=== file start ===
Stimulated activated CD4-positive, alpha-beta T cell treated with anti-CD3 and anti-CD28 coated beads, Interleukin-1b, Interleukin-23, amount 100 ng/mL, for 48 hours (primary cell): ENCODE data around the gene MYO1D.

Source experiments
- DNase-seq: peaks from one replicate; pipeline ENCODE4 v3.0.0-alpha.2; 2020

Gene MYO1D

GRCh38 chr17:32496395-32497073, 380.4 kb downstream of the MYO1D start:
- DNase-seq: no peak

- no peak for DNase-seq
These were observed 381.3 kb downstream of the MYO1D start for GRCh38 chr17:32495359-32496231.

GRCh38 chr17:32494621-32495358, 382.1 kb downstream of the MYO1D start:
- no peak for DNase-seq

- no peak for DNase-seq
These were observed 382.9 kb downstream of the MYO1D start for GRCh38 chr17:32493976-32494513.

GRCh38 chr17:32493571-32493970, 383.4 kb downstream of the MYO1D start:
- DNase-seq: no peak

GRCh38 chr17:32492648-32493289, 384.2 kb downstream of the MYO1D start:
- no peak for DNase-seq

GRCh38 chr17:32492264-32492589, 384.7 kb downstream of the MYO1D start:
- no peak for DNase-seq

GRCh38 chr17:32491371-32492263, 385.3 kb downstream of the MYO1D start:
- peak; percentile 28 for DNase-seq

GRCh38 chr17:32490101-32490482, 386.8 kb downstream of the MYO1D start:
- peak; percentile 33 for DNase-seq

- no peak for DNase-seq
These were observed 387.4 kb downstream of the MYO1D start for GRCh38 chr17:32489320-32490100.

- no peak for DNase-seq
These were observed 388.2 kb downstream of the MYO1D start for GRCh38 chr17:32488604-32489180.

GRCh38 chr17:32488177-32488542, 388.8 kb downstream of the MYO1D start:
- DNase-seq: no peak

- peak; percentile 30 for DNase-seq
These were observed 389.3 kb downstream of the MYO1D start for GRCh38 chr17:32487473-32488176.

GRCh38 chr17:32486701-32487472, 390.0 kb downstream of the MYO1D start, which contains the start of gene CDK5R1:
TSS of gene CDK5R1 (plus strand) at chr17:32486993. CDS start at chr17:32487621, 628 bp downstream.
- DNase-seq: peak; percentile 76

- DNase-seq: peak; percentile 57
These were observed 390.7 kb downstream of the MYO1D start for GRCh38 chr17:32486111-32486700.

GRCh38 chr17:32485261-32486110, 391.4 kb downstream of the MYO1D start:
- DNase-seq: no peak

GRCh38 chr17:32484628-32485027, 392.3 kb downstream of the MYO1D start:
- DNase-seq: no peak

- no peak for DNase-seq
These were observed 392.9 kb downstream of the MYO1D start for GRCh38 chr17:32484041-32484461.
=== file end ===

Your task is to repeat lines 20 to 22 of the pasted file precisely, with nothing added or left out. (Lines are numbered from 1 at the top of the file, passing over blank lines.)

- peak; percentile 28 for DNase-seq

GRCh38 chr17:32490101-32490482, 386.8 kb downstream of the MYO1D start:
- peak; percentile 33 for DNase-seq